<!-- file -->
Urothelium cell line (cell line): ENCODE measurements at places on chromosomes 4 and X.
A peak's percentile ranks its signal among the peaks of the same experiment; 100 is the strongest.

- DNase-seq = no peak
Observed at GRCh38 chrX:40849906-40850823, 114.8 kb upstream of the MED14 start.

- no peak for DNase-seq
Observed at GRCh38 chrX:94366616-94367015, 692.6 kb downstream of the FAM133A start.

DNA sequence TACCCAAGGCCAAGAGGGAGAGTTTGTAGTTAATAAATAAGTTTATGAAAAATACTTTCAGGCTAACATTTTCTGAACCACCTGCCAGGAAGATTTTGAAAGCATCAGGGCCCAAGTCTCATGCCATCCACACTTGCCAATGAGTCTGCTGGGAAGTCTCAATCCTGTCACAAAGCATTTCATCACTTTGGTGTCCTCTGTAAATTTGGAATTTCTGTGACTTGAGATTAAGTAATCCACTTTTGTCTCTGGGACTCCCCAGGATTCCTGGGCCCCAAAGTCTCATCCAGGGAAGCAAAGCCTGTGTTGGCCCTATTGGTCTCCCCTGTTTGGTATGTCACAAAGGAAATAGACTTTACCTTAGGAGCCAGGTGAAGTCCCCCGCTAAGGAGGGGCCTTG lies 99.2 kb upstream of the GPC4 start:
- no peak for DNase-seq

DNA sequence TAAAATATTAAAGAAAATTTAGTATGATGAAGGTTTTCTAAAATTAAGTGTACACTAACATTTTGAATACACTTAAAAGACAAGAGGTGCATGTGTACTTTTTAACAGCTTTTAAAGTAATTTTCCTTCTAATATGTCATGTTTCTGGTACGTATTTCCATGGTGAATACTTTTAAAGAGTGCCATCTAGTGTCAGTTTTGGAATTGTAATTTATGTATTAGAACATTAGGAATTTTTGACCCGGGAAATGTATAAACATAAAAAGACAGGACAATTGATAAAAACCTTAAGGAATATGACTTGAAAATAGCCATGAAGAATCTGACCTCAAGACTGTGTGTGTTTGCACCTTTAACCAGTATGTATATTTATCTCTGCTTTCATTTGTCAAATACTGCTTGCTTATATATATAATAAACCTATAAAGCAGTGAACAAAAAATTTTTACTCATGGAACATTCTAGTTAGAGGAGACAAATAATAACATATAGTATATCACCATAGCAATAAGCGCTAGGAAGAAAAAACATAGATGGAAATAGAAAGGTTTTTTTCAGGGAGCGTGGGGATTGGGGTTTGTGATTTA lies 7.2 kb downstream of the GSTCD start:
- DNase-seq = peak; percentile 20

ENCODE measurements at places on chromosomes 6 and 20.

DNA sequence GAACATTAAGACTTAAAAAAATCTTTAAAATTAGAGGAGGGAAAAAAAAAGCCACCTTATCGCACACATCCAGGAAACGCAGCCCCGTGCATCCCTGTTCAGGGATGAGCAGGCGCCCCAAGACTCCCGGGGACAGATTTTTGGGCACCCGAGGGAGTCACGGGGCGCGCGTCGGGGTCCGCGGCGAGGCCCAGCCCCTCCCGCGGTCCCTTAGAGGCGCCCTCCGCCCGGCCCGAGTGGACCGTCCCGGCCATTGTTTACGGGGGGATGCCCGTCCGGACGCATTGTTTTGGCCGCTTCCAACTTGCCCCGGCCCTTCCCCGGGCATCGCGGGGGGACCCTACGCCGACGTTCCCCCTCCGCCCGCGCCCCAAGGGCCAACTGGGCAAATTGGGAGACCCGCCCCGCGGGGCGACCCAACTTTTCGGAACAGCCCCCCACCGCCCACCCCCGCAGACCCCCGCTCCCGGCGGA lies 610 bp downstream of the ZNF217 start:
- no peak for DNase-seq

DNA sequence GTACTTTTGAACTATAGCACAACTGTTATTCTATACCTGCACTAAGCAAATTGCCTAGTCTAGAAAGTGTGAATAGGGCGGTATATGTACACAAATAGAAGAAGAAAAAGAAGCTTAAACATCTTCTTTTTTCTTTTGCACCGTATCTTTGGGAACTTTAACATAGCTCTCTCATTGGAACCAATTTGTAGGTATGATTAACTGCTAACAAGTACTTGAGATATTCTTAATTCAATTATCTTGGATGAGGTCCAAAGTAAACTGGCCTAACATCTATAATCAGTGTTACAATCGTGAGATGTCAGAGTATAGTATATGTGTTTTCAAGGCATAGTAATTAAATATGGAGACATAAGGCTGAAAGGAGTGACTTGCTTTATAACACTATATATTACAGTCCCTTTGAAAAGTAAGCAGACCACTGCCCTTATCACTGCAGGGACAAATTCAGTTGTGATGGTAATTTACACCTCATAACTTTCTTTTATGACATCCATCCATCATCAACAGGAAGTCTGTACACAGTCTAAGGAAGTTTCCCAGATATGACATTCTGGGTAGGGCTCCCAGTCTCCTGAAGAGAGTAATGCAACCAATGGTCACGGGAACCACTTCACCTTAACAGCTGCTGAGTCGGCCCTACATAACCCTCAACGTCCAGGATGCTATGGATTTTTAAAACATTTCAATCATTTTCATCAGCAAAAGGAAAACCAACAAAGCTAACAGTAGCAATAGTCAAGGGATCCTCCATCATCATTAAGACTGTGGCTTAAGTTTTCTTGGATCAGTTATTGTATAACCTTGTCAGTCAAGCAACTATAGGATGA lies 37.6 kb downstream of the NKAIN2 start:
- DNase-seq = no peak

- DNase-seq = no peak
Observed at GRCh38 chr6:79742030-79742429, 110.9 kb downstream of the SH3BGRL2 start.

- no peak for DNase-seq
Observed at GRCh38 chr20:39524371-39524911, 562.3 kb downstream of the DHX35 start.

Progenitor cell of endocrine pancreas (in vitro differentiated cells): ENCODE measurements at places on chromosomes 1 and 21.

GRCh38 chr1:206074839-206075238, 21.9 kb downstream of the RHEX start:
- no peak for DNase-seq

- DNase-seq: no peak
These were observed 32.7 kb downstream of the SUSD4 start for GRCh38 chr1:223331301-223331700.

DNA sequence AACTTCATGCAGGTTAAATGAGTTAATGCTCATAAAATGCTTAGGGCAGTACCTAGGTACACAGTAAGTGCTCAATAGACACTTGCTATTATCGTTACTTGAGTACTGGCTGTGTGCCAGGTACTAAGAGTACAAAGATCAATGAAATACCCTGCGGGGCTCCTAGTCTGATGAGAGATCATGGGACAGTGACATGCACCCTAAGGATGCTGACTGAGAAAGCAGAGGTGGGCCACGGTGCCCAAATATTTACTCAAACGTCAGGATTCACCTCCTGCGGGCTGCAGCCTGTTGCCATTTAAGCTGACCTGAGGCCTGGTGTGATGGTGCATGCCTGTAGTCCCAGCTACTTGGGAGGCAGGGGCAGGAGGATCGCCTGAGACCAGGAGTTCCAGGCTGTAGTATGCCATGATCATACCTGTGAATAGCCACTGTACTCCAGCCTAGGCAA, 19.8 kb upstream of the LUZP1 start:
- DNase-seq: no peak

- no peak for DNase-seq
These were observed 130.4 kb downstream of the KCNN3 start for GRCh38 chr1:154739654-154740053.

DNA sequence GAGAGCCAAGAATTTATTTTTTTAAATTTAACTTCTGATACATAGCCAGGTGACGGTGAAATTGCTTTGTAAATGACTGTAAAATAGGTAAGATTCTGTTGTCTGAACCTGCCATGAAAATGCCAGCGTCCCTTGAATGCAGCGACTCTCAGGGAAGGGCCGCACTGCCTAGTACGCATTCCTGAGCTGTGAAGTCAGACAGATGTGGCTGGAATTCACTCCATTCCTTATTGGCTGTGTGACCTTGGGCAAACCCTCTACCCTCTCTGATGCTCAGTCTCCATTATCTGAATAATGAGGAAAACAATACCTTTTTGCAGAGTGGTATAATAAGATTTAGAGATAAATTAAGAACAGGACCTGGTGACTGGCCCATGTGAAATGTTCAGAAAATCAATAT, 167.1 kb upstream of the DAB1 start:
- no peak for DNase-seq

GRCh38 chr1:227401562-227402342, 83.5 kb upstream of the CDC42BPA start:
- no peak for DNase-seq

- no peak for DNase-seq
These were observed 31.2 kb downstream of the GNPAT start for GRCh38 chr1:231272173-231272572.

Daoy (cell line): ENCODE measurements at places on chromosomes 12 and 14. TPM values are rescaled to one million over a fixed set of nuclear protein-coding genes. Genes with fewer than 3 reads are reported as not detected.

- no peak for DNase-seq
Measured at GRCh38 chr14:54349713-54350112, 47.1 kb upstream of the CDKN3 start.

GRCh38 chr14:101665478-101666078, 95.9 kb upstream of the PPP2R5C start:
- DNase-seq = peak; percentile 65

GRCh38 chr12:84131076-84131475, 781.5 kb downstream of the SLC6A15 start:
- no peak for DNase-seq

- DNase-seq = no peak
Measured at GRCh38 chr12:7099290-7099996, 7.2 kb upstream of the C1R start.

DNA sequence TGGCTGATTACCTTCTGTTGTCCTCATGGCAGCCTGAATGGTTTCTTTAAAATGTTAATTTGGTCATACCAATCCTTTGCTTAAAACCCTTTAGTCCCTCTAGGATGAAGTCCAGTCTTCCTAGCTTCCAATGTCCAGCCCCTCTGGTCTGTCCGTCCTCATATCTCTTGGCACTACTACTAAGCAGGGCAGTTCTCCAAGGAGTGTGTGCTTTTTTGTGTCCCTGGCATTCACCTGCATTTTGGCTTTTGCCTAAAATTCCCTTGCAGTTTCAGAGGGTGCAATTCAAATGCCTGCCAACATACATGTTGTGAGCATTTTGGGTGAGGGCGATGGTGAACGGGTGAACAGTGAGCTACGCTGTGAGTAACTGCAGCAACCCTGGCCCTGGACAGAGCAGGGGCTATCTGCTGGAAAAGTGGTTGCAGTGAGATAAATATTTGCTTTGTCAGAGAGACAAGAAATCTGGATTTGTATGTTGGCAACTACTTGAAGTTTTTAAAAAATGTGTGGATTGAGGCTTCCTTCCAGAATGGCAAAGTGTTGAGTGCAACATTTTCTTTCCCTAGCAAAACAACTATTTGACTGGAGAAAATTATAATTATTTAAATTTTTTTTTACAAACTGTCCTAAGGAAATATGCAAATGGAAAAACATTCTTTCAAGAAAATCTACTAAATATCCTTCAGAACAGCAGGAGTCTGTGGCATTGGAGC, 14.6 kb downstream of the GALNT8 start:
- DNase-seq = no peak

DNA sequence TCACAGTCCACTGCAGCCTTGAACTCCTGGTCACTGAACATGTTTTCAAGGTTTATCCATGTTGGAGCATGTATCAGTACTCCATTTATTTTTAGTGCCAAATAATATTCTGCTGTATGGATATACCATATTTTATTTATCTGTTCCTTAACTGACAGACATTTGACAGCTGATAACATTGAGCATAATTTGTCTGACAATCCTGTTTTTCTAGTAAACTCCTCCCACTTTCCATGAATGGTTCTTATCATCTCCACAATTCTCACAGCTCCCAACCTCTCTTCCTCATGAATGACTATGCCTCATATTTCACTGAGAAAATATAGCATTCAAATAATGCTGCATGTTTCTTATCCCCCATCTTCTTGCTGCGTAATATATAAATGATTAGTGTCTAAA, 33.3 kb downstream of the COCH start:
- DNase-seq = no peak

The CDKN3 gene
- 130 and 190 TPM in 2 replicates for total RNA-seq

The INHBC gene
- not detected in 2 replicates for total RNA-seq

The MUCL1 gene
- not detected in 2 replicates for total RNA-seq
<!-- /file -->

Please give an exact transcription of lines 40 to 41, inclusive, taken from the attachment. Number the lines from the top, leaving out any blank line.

GRCh38 chr12:84131076-84131475, 781.5 kb downstream of the SLC6A15 start:
- no peak for DNase-seq